Historically, most studies that have explored the experiences of criminal defendants in the American criminal Justice system, whether it is in the area of policing, courts, or corrections, have focused almost exclusively on race. Hispanics have resided in the United States since 1598 and recently bypassed African Americans in the general population for the first time in history. In this context, this book will examine the Hispanic experience in the criminal justice system by exploring a series of crucial factors. Major topics include: Hispanics and the American police, policing the barrios, immigration lockdown, the dynamics of arresting Hispanics, criminalizing Mexican identity, Latinos and the 4th Amendment, the exclusion of Latinos from Grand and Petit juries, the penal system and the critical issues facing Hispanic prisoners, probation and parole, the legacy of capital punishment, life after prison, and the dynamics of education and globalization in America. This text presents a variety of studies that illustrate alternative ways of interpreting crime, punishment, safety, equality, and justice. The findings from these studies reveal that race, ethnicity, gender, and class continue to play a significant role in the legal decision-making process. Hispanics in the U.S. Criminal Justice System is written for professionals and students of criminal justice and law enforcement in helping to understand the historical legacy of brutality, manipulation, oppression, marginalization, prejudice, discrimination, power and control, and white America's continued fear about racial and ethnic minorities.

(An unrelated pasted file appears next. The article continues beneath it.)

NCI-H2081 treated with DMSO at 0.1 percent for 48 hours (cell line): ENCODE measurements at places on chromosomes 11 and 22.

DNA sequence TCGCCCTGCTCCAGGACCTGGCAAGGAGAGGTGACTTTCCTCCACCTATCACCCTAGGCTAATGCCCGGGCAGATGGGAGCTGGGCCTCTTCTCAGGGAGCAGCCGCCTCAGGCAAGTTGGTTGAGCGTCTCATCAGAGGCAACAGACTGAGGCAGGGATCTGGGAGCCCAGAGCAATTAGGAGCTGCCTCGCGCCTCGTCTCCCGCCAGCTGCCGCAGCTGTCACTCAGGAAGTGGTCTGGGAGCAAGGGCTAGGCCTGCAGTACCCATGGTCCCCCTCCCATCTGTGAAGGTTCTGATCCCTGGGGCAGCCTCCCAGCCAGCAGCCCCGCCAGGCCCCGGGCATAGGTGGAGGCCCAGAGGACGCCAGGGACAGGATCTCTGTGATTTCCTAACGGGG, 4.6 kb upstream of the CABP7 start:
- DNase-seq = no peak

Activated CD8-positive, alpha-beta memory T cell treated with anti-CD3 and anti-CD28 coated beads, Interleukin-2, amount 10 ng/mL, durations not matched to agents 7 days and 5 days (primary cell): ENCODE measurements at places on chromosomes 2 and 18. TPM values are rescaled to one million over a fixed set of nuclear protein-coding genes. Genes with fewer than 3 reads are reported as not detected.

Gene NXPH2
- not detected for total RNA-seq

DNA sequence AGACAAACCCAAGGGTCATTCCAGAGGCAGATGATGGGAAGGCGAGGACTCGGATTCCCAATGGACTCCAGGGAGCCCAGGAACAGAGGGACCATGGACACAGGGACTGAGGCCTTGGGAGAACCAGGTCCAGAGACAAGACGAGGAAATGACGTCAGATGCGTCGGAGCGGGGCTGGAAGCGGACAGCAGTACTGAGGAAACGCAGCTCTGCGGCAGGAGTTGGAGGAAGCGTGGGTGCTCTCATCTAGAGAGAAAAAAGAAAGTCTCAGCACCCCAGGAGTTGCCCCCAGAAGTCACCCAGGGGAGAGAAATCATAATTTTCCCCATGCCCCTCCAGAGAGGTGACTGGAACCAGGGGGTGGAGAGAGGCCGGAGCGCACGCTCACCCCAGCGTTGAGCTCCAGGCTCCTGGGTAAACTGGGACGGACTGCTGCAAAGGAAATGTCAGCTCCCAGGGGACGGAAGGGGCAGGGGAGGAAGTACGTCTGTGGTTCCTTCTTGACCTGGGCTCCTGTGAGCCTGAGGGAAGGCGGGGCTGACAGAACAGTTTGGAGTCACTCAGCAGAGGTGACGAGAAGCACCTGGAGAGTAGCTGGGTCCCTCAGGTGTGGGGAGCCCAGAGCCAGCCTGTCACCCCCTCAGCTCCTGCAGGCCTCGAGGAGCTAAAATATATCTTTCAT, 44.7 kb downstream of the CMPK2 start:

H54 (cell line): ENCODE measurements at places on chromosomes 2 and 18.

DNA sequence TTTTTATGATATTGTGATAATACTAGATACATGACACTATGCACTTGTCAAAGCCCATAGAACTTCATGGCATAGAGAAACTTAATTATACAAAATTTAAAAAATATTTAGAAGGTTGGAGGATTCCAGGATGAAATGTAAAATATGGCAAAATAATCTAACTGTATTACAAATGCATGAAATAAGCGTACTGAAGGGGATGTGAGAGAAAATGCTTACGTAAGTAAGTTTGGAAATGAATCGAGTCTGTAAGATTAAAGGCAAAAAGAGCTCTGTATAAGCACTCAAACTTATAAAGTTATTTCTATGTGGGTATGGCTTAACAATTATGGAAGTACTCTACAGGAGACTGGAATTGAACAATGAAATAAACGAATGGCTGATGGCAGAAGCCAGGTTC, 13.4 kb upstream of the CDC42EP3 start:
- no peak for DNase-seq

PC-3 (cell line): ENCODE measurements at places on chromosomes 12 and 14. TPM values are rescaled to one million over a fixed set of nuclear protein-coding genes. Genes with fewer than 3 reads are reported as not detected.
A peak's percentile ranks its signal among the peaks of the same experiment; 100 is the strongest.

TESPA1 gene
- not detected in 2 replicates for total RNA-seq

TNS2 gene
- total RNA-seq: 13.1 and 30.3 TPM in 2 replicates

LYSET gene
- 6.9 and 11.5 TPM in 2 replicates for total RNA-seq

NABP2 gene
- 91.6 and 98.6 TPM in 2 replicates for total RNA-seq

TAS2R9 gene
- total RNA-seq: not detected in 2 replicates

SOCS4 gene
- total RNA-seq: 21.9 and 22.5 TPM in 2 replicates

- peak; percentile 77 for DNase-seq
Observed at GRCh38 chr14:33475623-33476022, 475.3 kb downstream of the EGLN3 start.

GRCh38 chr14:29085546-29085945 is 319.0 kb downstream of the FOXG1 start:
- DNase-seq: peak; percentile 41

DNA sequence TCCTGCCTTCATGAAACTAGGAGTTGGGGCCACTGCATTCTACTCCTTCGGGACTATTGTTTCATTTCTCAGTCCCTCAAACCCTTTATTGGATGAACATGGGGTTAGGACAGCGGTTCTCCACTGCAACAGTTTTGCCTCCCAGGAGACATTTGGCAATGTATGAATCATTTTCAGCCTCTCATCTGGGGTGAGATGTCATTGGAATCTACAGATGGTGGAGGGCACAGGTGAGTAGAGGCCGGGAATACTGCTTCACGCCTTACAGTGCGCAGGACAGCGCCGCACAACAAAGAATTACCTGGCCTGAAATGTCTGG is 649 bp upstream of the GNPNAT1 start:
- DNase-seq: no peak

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Martin Guevara Urbina, Ph.D., is a Professor of Criminal Justice in the Department of Natural & Behavioral Sciences at Sul Ross State University--Rio Grande College, and an adjunct instructor of Sociology for Southwest Texas Junior College. Professor Urbina has taught at New Mexico State University, Western Michigan University, University of Wisconsin--Milwaukee, Howard College, and Texas A&M University--Central Texas. Dr. Urbina is author, co-author, or editor of over 50 scholarly publications on a wide range of topics, including several academic books. His books include Latino Police Officers in the United States: An Examination of Emerging Trends and Issues (forthcoming); Twenty-First Century Dynamics of Multiculturalism: Beyond Post-Racial America (2014); Ethnic Realities of Mexican Americans: From Colonialism to 21st Century Globalization (2014); Capital Punishment in America: Race and the Death Penalty Over Time (2012); Hispanics in the U.S. Criminal Justice System: The New American Demography (2012); Capital Punishment and Latino Offenders: Racial and Ethnic Differences in Death Sentences (2003, 2011); and A Comprehensive Study of Female Offenders: Life Before, During, and After Incarceration (2008). His work has been published in national and international academic journals, to include Justice Quarterly; Critical Criminology: An International Journal; and Social Justice: A Journal of Crime, Conflict & World Order.Review:
"Dr. Urbina's text provides the reader an extremely detailed account of how Latino/Latinas have been targeted, misidentified, and categorized to the extent that a large segment of society within the United States views them as a group of criminals and freeloaders. For lower- and upper-level courses that deal with critically analyzing criminal justice from an ethnic perspective would greatly benefit from adopting this text. Sociology and Criminology/Criminal Justice programs . . . would also see this textbook as quite useful."
--Jack Monell, Race and Justice
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